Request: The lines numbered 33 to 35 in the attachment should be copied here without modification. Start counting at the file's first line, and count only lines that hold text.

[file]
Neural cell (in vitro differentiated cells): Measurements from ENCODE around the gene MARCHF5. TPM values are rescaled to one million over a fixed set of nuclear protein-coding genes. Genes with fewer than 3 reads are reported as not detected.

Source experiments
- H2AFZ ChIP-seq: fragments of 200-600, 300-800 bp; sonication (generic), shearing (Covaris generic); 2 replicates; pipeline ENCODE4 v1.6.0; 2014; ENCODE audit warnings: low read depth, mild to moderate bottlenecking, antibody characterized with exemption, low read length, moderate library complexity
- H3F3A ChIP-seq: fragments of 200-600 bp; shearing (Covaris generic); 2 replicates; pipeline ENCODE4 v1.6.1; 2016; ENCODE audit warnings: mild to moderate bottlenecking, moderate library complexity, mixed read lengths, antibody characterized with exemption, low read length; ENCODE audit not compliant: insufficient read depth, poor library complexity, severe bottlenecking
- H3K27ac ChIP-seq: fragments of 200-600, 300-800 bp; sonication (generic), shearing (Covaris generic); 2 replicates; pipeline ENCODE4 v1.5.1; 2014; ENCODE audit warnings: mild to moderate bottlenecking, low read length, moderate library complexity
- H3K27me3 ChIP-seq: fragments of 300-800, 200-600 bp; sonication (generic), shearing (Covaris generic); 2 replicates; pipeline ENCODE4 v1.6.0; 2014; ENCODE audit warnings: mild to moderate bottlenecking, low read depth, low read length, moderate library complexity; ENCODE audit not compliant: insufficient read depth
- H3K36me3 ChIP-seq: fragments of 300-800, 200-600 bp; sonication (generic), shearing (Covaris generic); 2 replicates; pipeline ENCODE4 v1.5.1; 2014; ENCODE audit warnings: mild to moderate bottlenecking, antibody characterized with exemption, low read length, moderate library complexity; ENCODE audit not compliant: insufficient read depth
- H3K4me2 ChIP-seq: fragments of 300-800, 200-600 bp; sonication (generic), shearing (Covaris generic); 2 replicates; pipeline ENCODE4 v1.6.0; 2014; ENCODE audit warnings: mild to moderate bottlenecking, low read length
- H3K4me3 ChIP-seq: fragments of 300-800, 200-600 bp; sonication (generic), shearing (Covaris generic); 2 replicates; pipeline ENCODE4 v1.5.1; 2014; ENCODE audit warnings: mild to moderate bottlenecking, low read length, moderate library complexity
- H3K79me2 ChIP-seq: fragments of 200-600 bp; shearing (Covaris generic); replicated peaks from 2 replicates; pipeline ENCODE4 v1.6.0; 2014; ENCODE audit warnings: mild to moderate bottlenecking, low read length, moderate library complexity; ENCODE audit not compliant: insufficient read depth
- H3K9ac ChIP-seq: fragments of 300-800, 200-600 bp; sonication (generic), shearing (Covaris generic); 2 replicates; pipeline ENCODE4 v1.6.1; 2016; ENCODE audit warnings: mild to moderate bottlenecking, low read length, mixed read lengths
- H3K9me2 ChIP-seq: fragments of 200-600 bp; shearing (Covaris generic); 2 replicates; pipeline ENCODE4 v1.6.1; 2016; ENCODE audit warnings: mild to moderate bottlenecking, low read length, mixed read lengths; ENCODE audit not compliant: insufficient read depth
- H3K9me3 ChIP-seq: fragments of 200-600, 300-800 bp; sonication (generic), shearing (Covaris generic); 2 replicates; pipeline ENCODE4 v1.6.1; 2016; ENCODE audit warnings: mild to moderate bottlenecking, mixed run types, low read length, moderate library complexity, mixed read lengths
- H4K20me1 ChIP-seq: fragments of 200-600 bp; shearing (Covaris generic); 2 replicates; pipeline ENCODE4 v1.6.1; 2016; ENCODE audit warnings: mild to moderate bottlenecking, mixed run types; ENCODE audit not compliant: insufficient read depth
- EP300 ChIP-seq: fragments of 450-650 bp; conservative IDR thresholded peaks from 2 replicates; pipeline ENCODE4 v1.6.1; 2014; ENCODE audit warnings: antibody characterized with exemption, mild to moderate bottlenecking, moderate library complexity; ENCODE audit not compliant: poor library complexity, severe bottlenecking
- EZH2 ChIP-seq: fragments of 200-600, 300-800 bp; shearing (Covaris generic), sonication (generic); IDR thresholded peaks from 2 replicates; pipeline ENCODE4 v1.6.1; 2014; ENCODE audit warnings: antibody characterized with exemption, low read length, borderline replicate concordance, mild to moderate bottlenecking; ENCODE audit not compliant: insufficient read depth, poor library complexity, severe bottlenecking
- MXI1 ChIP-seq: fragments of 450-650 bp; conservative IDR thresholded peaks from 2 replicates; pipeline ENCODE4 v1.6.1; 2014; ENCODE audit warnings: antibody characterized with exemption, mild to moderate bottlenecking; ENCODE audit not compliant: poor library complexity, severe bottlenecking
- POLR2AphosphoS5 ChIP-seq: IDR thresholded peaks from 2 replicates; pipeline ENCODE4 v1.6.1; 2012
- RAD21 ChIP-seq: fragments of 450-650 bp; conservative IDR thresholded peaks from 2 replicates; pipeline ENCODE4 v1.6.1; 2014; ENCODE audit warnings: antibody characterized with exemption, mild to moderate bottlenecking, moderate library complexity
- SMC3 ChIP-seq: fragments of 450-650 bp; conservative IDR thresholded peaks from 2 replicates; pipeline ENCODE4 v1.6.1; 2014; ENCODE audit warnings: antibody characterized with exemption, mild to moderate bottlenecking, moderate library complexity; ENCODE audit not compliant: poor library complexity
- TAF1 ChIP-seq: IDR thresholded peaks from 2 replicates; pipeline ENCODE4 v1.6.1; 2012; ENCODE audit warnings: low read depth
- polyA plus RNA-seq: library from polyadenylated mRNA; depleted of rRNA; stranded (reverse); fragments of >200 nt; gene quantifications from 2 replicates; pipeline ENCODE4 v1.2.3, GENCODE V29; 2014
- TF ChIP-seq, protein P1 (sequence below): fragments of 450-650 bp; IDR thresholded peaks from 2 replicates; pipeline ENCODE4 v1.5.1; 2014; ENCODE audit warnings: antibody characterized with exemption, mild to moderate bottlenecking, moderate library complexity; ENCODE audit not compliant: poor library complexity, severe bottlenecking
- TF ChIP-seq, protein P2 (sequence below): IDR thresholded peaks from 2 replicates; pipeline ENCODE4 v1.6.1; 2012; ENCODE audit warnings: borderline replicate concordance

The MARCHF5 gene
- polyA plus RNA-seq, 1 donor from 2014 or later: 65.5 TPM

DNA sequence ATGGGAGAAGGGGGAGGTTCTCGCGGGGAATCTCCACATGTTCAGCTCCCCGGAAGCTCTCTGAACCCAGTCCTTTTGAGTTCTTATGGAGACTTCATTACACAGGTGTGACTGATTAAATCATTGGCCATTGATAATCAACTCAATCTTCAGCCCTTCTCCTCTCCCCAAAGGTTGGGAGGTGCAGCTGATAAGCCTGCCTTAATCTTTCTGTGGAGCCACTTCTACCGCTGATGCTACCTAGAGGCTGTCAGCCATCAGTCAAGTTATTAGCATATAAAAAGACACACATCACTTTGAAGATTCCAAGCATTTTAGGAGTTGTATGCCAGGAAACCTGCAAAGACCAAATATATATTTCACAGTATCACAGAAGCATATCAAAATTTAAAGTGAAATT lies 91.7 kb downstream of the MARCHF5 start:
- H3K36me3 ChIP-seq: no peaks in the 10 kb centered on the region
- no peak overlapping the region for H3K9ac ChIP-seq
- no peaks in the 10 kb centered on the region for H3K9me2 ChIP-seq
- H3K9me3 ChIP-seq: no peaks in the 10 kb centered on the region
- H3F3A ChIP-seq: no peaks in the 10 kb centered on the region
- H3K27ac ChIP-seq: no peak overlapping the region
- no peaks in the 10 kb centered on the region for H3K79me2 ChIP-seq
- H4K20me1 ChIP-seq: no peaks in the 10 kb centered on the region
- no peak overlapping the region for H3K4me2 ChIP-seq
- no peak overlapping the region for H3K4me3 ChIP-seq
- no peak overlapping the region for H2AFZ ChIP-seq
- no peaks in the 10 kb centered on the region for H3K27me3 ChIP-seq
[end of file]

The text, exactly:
- H3K27ac ChIP-seq: no peak overlapping the region
- no peaks in the 10 kb centered on the region for H3K79me2 ChIP-seq
- H4K20me1 ChIP-seq: no peaks in the 10 kb centered on the region